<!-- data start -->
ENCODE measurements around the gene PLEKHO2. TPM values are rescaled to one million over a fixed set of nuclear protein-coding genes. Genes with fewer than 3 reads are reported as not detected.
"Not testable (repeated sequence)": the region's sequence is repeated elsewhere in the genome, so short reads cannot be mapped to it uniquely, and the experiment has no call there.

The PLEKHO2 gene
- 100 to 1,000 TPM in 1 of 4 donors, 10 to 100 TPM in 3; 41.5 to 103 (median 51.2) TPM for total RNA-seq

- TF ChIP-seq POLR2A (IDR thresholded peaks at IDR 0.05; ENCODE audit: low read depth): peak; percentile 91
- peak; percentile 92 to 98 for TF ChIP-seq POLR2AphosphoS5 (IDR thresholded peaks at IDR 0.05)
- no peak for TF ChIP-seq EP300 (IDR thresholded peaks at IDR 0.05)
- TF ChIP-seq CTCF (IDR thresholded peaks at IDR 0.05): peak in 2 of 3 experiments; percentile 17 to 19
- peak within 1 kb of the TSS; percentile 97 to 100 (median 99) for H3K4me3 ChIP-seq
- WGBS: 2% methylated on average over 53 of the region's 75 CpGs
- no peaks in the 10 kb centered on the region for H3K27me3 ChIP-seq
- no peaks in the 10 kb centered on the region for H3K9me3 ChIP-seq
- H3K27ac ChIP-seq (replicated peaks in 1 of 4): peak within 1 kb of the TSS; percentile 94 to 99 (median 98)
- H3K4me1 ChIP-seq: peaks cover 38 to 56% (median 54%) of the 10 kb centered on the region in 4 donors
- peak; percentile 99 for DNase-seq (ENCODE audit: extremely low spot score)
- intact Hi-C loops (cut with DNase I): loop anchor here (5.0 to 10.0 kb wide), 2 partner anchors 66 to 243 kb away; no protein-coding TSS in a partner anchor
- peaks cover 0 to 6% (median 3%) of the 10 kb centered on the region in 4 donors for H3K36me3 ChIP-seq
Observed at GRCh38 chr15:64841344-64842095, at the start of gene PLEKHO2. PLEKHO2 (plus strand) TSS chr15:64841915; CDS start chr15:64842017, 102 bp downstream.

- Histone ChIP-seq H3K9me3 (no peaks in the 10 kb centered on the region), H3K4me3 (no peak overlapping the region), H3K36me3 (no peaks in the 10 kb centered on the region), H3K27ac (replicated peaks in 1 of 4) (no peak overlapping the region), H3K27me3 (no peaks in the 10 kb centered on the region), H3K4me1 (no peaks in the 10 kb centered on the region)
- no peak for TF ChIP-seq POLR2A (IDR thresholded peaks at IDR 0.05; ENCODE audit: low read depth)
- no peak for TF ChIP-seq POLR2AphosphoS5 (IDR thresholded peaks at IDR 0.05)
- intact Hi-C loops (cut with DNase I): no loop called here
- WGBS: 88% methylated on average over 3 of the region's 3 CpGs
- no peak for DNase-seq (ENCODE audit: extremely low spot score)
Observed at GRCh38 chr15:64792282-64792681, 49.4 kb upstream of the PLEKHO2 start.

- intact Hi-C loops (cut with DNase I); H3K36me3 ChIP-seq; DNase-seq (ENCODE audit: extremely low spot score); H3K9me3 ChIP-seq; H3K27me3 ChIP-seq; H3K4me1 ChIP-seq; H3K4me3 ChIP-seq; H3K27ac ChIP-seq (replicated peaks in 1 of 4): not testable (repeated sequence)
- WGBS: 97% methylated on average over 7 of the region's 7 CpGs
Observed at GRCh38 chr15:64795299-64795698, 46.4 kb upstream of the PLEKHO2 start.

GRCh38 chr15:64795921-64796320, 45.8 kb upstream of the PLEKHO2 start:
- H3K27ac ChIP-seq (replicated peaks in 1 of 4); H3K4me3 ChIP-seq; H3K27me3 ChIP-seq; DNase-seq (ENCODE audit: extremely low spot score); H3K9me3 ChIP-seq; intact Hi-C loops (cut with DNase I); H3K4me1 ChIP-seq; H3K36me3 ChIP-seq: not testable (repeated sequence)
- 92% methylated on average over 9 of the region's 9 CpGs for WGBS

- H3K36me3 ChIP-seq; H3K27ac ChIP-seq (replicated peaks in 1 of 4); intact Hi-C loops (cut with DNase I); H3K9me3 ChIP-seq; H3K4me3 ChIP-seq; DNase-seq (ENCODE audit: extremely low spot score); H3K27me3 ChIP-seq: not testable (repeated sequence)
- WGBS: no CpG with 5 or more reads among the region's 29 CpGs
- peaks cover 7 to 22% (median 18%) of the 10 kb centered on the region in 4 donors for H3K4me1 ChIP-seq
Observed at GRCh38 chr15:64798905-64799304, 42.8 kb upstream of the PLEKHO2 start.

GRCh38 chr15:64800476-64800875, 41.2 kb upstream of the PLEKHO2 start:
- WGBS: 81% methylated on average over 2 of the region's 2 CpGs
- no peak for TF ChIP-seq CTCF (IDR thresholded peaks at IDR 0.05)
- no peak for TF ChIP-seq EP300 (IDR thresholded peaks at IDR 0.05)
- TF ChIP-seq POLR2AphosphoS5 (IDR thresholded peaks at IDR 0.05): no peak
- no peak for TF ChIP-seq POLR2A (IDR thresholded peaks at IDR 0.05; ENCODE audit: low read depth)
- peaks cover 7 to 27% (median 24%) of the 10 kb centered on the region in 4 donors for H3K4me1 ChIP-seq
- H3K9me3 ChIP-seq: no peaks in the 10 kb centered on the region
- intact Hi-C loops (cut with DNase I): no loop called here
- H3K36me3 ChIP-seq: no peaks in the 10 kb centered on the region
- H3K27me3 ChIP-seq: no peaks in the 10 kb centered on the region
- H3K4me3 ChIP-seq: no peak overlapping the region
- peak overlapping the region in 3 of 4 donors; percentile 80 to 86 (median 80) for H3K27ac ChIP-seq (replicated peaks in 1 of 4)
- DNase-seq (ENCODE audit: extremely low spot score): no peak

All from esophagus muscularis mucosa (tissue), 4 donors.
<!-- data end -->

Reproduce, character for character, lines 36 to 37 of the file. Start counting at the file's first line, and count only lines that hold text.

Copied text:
GRCh38 chr15:64800476-64800875, 41.2 kb upstream of the PLEKHO2 start:
- WGBS: 81% methylated on average over 2 of the region's 2 CpGs